Planting in garden. Set rooted slips in the garden on mounded rows 12 inches wide and 8 inches high; space rows 3 feet apart; plant slips at 12 inch intervals.
Water and feeding. Sweet potatoes will tolerate dry soil once established but will produce best if kept evenly moist, an inch of water every week until 3 to 4 weeks before harvest. Sweet potatoes prefer well-drained soil; tubers will rot in soil that is too wet. Add aged compost to planting beds before planting; add a low nitrogen fertilizer (5-10-10) to the soil two weeks before planting.
Companion plants. Grow sweet potatoes with other root crops: beets, parsnips, and salsify.
Care. Sweet potatoes are easily trained onto trellises, lattice, or wires strung between sturdy poles.
Container growing. Grow a single sweet potato plant in a box or tub that is at least 12 inches high and 15 inches wide. Use a light, porous soil mix. Place a stake or trellis in the center to support the vine which grow up and outwards.
Pests. Insects are not likely to attack sweet potatoes in northern regions. In southern regions, sweet potato weevils and wireworms are common pests. Plant resistant varieties. Where infestations occur remove all plants and do not re-plant in that area for three years.
Diseases. Sweet potatoes are susceptible to root rot and fungus disease. Plant disease-resistant varieties and keep the garden clean of debris and weeds where pests and disease can harbor. Remove and destroy infected plants immediately before disease can spread to healthy plants.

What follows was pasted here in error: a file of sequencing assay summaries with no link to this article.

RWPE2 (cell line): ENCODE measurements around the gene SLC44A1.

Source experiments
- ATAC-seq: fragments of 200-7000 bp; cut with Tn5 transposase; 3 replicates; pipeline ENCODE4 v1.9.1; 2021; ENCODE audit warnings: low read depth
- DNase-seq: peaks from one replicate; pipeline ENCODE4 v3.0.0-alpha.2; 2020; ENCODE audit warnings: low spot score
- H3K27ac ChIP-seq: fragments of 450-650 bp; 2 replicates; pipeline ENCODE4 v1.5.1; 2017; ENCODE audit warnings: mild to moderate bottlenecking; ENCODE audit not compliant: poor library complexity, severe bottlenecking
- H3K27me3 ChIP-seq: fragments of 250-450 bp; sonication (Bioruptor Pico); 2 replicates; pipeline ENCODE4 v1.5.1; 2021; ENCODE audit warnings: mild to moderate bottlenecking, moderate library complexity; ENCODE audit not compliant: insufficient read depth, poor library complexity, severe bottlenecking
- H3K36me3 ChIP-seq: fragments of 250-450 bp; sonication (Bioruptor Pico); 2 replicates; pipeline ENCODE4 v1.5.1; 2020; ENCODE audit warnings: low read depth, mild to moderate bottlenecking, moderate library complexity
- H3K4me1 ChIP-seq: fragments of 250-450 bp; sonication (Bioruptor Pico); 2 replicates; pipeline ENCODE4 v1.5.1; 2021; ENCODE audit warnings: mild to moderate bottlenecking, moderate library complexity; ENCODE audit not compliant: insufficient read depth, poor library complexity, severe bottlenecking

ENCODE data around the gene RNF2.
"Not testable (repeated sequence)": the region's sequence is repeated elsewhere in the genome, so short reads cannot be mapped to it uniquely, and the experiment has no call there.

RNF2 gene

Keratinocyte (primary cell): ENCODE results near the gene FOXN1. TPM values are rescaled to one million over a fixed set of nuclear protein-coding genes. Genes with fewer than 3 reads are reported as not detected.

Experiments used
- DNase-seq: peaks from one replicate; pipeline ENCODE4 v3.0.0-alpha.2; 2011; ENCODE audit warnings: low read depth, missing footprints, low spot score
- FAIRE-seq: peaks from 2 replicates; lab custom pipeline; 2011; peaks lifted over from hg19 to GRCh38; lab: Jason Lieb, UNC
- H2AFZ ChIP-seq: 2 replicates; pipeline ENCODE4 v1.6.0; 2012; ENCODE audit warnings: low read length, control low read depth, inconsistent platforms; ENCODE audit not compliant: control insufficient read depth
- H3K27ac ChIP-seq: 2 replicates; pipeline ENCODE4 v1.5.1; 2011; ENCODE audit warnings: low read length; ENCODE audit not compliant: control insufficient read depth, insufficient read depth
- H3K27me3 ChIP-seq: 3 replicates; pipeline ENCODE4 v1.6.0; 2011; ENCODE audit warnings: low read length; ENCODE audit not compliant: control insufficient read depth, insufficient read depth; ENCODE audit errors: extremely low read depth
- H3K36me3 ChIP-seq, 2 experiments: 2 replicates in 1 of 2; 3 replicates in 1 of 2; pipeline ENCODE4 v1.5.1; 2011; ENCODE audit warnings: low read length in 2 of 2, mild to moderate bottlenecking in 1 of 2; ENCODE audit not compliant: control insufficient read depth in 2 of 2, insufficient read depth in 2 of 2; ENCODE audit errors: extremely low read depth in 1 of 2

Harvest. Lift sweet potato tubers when they have reached full size, when leaves and vines have begun to yellow and wither. Sweet potatoes require from 100 to 150 days to reach harvest. Carefully dig plants using a garden fork starting about 10 to 15 inches from the center of the vine and work inwards lifting. Be careful not to bruise the tubers which are thin skinned. Complete the harvest before the first frost in fall; tubers are damaged by freezing or cold weather.
Varieties. Beauregard (moist-fleshed, 100 days); Boniato (dry-fleshed, 120 days); Centennial (moist-fleshed, 110 days); Georgia Jet (moist-fleshed, 100 days); Goldrush (140 days); Jasper (150 days); Jewel (moist-fleshed, 100 days); Nancy Hall (moist-fleshed, 110 days); Porto Rico (moist-fleshed, 110 days); Southern Delite (moist-fleshed, 100 days); Vardaman (moist-fleshed, 110 days); White Yam (dry-fleshed, 120 days); Yellow Jersey (dry-fleshed, 120 days).
Storing and preserving. Cure (dry and harden) sweet potatoes in the sun for 3 to 4 hours after lifting then move to a dark, humid place at 80° to 85°F for 10 to 15 days; then store at 55° to 60°F in a dry, cool place for 4 to 6 months. Sweet potatoes can be frozen, canned, or dried.
Common name. Sweet potato, yam
Botanical name. Ipomoea batatas
Origin. Tropical America and Caribbean
Grow 80 vegetables: THE KITCHEN GARDEN GROWERS’ GUIDE